Munson Health
Chronic Myelocytic Leukemia

Back to Document

by McCoy K

(CML; Chronic Myeloid Leukemia; Chronic Myelogenous Leukemia; Chronic Granulocytic Leukemia)



Talk with your doctor about the best plan for you. Treatment options include:

Targeted Drug Therapy

Targeted drug therapy inhibits the molecule that triggers the development of leukemia and the gene that is associated with it. This medication is often used in early stages of CML.


Chemotherapy is the use of drugs to kill cancer cells. It may be given by pill, injection, or via a catheter. The drugs enter the bloodstream and travel through the body. While this will focus on cancer cells, some healthy cells are also killed.

High-dose Chemotherapy With Stem Cell Transplant

High doses of chemotherapy are followed by a transplant of stem cells (immature blood cells). These will replace blood-forming cells destroyed by cancer treatment. Stem cells are removed from the blood or bone marrow of the patient or donor. They are then infused into the patient.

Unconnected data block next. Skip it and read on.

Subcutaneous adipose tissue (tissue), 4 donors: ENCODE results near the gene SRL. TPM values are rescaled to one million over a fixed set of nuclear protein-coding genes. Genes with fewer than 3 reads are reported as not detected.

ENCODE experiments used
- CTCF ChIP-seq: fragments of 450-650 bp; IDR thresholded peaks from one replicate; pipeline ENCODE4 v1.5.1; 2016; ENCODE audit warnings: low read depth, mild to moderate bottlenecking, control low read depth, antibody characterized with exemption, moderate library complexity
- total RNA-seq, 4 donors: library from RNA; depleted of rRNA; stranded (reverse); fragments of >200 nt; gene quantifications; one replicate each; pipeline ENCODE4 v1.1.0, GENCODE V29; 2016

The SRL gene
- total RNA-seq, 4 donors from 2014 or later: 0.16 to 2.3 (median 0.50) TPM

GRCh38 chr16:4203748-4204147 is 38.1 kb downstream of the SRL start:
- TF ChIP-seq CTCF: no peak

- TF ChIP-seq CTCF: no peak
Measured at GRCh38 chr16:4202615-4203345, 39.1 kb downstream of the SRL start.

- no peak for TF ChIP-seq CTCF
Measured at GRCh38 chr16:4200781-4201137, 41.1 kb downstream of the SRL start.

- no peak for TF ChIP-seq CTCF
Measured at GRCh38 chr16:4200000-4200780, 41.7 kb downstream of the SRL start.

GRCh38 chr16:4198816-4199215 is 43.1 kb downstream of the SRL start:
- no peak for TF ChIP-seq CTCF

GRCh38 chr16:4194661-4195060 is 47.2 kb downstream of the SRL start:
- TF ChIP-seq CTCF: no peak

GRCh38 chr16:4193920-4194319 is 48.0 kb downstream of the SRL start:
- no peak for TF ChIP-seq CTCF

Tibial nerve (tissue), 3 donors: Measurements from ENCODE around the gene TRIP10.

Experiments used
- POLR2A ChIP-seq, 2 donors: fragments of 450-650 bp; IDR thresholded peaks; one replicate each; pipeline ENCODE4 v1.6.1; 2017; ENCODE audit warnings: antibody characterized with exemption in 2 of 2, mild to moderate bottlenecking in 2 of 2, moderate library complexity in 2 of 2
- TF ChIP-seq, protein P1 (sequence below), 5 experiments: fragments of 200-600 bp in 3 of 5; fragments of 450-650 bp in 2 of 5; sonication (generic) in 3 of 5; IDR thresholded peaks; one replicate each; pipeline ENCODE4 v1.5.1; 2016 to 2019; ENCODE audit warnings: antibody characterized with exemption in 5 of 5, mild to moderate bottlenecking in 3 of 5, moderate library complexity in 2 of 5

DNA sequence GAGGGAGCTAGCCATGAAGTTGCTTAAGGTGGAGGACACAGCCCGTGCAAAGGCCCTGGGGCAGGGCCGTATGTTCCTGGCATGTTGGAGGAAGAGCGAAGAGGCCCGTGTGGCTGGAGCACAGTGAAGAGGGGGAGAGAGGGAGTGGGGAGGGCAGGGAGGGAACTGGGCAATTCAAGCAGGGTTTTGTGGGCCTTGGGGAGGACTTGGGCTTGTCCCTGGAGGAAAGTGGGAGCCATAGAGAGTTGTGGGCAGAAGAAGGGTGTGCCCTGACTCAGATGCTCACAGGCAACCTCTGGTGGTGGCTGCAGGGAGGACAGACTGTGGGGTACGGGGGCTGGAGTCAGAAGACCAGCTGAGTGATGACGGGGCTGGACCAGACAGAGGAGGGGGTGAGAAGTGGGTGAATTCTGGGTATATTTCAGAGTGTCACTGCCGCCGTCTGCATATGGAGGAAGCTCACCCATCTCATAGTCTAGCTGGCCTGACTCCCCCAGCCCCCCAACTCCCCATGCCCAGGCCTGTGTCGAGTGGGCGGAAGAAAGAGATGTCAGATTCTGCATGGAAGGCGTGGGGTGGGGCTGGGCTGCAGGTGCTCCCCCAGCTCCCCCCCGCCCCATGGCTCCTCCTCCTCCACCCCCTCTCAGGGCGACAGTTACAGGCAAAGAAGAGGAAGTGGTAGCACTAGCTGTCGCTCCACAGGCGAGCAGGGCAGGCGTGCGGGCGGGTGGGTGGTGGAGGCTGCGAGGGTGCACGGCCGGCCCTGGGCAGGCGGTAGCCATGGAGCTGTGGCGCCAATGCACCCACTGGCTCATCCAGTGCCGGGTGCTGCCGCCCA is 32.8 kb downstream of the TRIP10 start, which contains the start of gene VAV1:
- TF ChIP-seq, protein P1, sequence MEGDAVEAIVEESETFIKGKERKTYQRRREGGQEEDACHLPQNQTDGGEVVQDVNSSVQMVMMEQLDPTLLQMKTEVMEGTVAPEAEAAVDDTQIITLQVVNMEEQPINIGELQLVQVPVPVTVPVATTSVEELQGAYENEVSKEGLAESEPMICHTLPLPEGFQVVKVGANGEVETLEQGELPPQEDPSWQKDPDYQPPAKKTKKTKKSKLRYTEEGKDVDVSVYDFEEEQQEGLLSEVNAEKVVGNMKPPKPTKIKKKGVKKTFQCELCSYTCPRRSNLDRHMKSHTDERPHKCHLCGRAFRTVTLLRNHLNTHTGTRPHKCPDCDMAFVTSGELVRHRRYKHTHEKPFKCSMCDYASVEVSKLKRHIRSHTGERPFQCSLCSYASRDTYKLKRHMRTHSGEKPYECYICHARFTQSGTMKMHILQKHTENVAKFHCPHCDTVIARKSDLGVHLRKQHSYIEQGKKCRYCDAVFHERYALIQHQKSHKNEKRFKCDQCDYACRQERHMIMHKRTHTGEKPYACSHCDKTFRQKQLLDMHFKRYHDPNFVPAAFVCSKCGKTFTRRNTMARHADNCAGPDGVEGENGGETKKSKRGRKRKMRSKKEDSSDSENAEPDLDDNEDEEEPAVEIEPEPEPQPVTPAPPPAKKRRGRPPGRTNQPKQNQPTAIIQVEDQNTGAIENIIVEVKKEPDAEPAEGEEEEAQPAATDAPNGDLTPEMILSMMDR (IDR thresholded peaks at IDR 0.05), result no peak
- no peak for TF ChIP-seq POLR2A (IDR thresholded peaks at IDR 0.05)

Donor Lymphocyte Infusion

Lymphocytes are a type of white blood cell. A donor’s cells are infused into the patient. The cancer cells do not recognize these cells. They do not attack them.


A splenectomy is a surgery to remove the spleen. It may be done if the spleen has become enlarged from the leukemia. It may also be done if other complications develop.


American Cancer Society

The Leukemia and Lymphoma Society

National Cancer Institute



BC Cancer Agency

Canadian Cancer Society



Chronic myelogenous leukemia (PDQ): treatment. National Cancer Institute website. Available at: . Accessed January 29, 2013.

Chronic myeloid leukemia. EBSCO DynaMed website. Available at: Updated December 17, 2012. Accessed January 29, 2013.

Leukemia—chronic myeloid (CML). American Cancer Society website. Available at: . Accessed January 29, 2013.


Revision Information